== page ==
I didn't include the exact error reports here, as this is no systemd support forum.

No, I am no sysadmin. I am a user and have to administrate most of my computers myself. And as you write, that is the crux of the matter I guess: SystemD is so difficult to use that one needs to be a professional to manage it. Or did I misinterpret what you were writing above? ;)

Comment: Re:What is systemd exactly? (Score 4, Interesting) 765

by CurryCamel (#49198297) Attached to: Ubuntu To Officially Switch To systemd Next Monday

That baffles me too.

But I guess your have your 'minority' and 'majority's mixed. A more powerful minority - the distro makers - make this decision (and they seem terribly non-vocal, I'm still hoping someone would explain in simple terms why systemd is a good thing. No, cutting down the cold boot time from the ~20s it is with init is not a terribly good reason in my book).

I don't like systemd, but I am not that vocal about it. I don't know it closely enough to comment. My experience with systemd is as follows:
-About 99% of linux crashes (subjective measurement) I have seen in the past 10 years happen on my Fedora box. The only one I have that runs systemd. Coincidence? I don't know.
-The same Fedora box cannot mount /home at bootup. I have to log in as root, and mount it over command line.
-Googling for the error it gives at bootup doesn't give help, as systemd doesn't have the same amount of answers to previous questions as older systems have.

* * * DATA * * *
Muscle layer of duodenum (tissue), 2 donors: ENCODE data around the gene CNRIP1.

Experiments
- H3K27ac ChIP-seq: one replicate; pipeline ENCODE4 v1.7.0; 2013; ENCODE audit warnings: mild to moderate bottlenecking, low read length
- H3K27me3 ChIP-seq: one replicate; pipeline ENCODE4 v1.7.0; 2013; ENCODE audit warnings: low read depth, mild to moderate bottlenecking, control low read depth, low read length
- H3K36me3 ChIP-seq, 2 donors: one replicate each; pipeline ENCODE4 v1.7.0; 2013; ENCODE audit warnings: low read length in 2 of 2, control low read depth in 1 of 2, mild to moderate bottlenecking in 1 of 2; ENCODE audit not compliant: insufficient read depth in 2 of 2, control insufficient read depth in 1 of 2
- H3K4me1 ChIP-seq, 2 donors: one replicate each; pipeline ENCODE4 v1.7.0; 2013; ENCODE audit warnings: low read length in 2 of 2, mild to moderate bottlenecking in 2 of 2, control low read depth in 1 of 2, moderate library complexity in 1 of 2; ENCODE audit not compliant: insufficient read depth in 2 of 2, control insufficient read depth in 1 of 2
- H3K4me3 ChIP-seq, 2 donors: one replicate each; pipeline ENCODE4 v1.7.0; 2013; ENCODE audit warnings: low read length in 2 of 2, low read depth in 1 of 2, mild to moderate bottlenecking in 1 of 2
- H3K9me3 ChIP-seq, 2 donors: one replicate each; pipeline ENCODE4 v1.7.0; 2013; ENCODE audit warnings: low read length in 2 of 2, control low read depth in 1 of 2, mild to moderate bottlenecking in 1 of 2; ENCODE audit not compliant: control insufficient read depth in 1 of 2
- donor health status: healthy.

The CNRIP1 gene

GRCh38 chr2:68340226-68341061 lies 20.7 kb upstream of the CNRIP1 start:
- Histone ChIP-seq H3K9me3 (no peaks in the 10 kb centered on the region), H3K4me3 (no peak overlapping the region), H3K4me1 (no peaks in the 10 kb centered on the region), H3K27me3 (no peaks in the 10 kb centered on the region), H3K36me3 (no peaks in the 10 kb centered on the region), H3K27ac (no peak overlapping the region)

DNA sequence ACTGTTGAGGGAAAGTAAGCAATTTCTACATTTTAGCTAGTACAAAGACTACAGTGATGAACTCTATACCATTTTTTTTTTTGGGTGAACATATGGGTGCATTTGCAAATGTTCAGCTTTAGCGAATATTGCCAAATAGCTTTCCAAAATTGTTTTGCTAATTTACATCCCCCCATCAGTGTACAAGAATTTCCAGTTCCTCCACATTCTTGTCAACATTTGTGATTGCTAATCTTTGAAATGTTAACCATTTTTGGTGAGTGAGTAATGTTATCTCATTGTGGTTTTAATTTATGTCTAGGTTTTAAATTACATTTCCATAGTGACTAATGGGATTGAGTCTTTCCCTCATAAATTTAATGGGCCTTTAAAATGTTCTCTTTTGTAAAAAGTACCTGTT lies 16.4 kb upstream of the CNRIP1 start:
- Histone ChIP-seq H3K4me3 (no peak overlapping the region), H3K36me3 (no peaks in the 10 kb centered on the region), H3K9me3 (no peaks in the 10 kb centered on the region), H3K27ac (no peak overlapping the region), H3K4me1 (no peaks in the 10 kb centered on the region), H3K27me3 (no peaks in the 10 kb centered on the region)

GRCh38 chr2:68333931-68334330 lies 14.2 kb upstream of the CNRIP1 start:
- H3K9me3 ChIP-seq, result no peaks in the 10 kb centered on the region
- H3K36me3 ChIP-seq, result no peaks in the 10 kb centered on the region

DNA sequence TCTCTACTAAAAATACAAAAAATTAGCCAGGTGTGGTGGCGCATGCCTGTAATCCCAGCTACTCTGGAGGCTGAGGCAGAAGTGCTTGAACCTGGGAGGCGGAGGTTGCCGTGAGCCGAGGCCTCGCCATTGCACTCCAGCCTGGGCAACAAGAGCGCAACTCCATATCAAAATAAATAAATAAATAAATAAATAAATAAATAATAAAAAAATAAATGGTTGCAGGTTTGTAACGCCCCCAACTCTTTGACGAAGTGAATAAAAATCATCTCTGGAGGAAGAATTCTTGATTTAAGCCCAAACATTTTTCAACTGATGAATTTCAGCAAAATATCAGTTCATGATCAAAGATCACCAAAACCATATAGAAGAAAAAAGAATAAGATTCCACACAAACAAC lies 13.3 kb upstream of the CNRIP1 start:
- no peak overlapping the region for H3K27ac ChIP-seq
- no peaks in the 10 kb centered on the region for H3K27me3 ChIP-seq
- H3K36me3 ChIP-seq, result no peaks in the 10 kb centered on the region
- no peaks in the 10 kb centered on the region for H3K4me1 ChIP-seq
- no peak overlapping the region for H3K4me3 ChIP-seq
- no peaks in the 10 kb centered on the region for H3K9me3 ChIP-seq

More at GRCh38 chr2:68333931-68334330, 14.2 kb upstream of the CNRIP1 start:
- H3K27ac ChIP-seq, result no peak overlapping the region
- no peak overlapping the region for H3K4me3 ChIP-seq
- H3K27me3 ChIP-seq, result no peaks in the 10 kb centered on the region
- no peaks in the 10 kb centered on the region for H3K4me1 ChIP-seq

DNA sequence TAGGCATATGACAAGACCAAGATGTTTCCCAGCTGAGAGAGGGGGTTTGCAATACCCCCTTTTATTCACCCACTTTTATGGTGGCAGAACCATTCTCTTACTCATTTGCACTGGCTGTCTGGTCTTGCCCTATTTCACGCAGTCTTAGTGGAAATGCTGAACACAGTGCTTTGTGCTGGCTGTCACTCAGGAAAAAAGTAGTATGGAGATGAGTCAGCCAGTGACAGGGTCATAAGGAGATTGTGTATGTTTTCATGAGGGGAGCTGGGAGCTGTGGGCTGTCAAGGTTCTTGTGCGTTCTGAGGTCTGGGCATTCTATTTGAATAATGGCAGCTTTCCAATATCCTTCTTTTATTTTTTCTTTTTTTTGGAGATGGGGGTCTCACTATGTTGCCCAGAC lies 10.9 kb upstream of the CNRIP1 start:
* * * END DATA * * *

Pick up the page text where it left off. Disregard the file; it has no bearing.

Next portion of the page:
The point is, I cannot blame systemd for this. I should RTFM. As soon as I find it. And have time for it.
Reading bash scripts is much easier.

Comment: Better than the alternative (Score 1) 126

by CurryCamel (#49079557) Attached to: Patent Troll Wins $15.7M From Samsung By Claiming To Own Bluetooth

I'd rather have these guys bleed Samsung for a pittance, than the alternative to not having patentable standards and technology...

Sure, RembrantIP didn't contribute to the invention, but they probably paid a nice sum to the inventor (who now can go invent something else, and not flip burgers).

Now, having secured their financial interest in the a-priori standard of Bluetooth, other device manufacturers actually can make the jump and implement it, knowing some leacher doesn't come along and foil their business. The newcomer doesn't have the non-recurring costs to cover...

For the end-user, this means I'm not tied to Samsung's proprietary protocol, and my Nokia BT speakers work even with Apple's device. The alternative is that only Samsung speakers work with Samsung phones.

Sorry to rain on your two minutes of hate, but I prefer the lesser evil of patent trolls, to walled gardens. Apple fanbois need not reply to this, thanks.